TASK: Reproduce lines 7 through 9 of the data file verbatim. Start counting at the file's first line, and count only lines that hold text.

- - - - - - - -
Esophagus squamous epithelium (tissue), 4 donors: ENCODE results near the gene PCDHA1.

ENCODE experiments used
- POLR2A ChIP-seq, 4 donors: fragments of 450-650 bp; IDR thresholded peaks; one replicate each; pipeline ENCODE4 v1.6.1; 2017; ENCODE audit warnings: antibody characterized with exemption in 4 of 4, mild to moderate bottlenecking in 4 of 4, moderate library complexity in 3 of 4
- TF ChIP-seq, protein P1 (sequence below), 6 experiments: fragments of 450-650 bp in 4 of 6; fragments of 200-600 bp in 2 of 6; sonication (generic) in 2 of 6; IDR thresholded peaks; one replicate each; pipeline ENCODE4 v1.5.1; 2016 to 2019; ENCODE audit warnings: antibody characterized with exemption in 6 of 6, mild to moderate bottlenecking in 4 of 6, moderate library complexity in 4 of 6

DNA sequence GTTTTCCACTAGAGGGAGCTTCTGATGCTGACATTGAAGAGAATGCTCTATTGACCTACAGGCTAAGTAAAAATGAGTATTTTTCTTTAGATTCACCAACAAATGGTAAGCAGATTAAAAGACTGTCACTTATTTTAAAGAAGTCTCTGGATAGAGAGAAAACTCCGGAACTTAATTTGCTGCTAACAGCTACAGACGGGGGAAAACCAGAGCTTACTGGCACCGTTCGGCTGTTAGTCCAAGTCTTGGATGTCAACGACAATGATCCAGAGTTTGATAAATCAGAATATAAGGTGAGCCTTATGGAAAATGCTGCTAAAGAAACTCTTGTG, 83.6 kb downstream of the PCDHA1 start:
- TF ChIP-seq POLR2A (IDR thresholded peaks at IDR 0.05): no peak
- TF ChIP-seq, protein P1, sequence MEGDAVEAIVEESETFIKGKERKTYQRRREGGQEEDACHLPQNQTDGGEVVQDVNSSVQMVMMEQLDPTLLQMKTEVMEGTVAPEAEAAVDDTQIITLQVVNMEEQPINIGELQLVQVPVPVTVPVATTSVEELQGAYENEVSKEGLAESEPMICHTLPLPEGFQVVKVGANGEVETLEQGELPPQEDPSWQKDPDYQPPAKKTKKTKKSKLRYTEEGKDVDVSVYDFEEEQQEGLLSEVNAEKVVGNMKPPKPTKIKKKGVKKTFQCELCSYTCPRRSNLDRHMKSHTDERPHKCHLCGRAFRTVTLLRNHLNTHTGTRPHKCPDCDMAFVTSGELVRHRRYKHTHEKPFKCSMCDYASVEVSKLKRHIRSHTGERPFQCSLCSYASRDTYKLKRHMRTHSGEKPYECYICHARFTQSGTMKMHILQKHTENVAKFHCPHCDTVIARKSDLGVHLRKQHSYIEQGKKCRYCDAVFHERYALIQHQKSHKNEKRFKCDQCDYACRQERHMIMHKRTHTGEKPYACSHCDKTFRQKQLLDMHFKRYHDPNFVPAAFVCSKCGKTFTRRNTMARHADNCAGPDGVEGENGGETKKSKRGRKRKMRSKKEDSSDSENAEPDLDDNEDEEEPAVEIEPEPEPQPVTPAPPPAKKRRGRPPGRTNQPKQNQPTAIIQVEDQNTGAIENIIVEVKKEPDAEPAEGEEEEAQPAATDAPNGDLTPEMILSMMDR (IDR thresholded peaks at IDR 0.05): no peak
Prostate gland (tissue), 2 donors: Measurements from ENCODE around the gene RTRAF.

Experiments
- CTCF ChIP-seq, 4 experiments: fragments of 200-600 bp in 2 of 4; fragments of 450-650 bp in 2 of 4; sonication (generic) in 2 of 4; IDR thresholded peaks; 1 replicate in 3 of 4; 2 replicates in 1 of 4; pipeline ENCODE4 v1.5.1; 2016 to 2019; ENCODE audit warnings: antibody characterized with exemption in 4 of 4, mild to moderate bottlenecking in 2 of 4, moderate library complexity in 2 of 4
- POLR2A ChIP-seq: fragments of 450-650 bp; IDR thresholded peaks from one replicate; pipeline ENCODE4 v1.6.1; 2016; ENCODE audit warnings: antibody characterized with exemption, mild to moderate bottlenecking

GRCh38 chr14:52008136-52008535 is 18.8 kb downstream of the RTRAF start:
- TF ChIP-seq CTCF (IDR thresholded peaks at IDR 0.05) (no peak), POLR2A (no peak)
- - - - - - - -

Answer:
- TF ChIP-seq, protein P1, sequence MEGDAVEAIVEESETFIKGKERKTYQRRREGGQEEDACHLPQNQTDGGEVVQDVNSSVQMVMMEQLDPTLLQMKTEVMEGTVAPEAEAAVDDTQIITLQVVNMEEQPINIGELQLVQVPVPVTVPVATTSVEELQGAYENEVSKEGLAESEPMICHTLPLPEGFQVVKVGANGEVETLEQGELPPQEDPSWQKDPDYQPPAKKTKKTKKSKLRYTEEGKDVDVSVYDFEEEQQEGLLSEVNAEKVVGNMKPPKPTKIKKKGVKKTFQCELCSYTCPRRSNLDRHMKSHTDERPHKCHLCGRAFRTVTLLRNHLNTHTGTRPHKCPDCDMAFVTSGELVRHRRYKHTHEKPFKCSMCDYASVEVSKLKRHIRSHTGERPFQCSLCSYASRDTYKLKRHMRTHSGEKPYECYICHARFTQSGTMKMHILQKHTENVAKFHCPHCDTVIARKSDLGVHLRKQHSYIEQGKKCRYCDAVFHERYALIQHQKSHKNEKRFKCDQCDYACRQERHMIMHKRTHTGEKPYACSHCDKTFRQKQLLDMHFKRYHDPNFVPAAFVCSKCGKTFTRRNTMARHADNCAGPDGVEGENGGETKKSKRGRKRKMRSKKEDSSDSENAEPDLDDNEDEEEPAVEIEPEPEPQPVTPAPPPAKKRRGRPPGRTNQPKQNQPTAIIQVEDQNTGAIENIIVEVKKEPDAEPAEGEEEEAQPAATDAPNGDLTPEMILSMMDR (IDR thresholded peaks at IDR 0.05): no peak
Prostate gland (tissue), 2 donors: Measurements from ENCODE around the gene RTRAF.

Experiments